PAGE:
For something different, find a table at La Colada Gourmet, where they roast their own beans and create beautiful, gourmet cafecitos and coladas.
Walking around Little Havana is like a history tour. You can check out this Miami neighborhood’s own Calle Ocho walk of fame, featuring the names of Latin stars like Gloria Estefan and Celia Cruz, bright murals, and vibrant painted roosters. One of the most famous outdoor attractions is Maximo Gomez Park, also known as “Domino Park” where retirees and play intense games of dominos, sip coffee, and talk about politics.
Jose Marti Park, nestled along the Miami River, also offers sports and leisure activities.
Local gyms and workout spots
If you’re looking for a place to torch calories earned from eating those irresistible croquetas and sandwiches, join gyms like Planet Fitness , Gallo 8 Gym for personal training and group fitness classes, and longtime ThunderGym, which offers fitness for all ages.
Music and entertainment pulse through Little Havana from day into night. One of the area’s best live music venues is the Cubaocho Museum & Performing Arts Center, which also happens to be an excellent place to savor a real-deal mojito.
One of the most popular hotspots is Ball & Chain, a 1930s nightclub that’s been transformed into a bar and lounge where live music, salsa dancing, and good drinks reign. For a Latin spin on Polynesian culture, meet friends at the tropical tiki bar, Casa Tiki, to sip fun cocktails and attend events ranging from comedic acts and live bands. Little Havana is also edged by The Wharf, an outdoor event space situated on the Miami River that’s known for its live entertainment, numerous bars, and food offerings.
Every third Friday of the month, locals and tourists flood Little Havana for the lively street party, Viernes Culturales, for live performances, art, domino games, cigar rollers, food, and more.
Other things to do and see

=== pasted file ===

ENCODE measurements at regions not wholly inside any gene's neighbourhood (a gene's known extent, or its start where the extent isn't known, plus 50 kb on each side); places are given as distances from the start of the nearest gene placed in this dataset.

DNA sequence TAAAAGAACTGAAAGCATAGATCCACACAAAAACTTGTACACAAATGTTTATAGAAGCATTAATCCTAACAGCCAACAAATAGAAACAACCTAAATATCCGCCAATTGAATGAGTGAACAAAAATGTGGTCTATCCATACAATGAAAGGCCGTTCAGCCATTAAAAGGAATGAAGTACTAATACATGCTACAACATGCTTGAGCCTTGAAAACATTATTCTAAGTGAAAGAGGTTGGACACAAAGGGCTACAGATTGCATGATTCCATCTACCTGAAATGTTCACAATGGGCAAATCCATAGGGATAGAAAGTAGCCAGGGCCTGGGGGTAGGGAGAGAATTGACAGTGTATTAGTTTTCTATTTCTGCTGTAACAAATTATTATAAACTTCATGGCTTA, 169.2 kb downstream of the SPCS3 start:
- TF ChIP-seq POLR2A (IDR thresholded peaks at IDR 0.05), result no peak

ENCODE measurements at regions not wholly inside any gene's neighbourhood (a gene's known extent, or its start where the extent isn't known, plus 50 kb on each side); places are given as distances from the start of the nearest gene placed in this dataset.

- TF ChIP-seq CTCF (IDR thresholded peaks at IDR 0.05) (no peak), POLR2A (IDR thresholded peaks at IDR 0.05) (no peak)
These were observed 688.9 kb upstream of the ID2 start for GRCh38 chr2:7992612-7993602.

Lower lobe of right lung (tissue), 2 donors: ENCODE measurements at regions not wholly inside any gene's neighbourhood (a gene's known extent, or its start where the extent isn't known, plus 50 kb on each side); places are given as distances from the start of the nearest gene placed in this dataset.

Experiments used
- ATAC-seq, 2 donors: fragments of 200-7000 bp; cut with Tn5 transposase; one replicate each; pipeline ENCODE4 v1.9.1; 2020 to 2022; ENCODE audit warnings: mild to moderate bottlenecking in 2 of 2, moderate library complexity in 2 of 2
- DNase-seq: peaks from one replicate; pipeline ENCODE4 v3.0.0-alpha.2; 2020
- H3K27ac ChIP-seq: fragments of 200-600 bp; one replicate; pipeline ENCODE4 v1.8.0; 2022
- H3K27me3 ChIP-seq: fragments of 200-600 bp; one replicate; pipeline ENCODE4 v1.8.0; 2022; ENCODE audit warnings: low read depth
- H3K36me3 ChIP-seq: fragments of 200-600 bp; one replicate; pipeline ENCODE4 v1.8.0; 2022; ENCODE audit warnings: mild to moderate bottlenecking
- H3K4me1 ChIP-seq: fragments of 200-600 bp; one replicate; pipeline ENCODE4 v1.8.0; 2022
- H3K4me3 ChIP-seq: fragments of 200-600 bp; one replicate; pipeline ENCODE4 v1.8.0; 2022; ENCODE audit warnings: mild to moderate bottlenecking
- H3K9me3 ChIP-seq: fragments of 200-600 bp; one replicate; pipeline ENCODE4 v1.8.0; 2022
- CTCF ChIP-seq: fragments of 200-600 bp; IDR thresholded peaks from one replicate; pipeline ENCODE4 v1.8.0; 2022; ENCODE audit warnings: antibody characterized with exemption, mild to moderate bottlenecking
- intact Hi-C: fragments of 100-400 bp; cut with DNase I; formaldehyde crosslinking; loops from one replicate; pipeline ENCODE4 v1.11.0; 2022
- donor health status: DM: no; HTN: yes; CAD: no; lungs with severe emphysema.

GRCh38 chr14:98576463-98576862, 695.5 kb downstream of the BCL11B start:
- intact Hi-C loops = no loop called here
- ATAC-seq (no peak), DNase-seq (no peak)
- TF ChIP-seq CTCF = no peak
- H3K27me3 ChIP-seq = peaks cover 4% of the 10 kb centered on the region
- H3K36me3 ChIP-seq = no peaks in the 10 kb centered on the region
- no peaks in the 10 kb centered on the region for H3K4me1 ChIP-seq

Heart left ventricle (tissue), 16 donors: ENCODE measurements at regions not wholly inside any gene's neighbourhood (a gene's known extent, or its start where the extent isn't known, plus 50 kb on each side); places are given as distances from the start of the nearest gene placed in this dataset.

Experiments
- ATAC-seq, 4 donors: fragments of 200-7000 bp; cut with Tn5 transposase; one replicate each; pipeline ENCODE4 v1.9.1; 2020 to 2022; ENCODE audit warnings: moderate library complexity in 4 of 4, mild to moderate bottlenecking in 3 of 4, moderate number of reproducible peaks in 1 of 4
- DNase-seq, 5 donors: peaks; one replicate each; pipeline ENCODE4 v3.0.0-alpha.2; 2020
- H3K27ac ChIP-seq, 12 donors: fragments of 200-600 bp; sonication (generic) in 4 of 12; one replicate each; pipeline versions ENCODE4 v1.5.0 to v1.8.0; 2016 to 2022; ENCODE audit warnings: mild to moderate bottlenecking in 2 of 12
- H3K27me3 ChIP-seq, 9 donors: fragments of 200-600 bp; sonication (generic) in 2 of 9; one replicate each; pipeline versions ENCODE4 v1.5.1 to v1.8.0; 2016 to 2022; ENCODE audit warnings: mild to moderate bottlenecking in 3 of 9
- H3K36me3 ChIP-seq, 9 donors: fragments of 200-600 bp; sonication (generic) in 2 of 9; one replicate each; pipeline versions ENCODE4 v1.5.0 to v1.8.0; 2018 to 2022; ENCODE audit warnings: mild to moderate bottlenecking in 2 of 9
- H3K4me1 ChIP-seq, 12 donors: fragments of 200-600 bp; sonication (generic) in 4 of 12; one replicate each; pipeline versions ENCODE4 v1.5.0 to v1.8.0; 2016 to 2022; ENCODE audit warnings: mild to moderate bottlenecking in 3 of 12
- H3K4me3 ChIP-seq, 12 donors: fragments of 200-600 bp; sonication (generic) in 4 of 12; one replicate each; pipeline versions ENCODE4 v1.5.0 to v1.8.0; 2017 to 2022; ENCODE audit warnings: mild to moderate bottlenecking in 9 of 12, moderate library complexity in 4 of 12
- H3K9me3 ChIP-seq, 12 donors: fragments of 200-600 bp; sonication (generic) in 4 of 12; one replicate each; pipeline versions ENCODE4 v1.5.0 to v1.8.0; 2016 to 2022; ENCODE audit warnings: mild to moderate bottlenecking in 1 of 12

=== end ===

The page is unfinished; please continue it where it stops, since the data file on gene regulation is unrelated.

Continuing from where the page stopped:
Little Havana is also the place to immerse yourself in arts and culture. Catch an indie flick in English or Spanish at of the oldest cultural landmarks, Miami Dade College’s Tower Theater, which dates back to 1926. Or, check out Futurama 1637 Art Building, a creative workspace that boasts 12 art studios, and the Cubaocho Museum & Performing Arts Center, which houses a rare collection of Cuban art dating from the 1800s to 1959.
Public transportation, parking, and driving information
Because they’re frequented by tourists, the streets of Little Havana can become very congested, especially during events and celebrations like the monthly Viernes Culturales. The area is very walkable, especially for those who live there and need to run nearby errands along Calle Ocho.
If you’re driving there, look for street parking and parking lots, including near the Cultural District. Most locals have the PayByPhone app on their phone to make paying for parking easy. Residents can also hop on the MetroBus and head into Downtown Miami, and there is also a free trolley service.
Land in a great apartment in Little Havana
If you like the idea of moving to Little Havana, Landing offers fully furnished apartments with flexible lease terms, concierge services, seamless transfers, and all the amenities you need. Browse our available apartments in Little Havana, or contact us to learn more about how a Landing membership works.
Still looking for the right Miami neighborhood for you? Browse our other Miami neighborhood guides.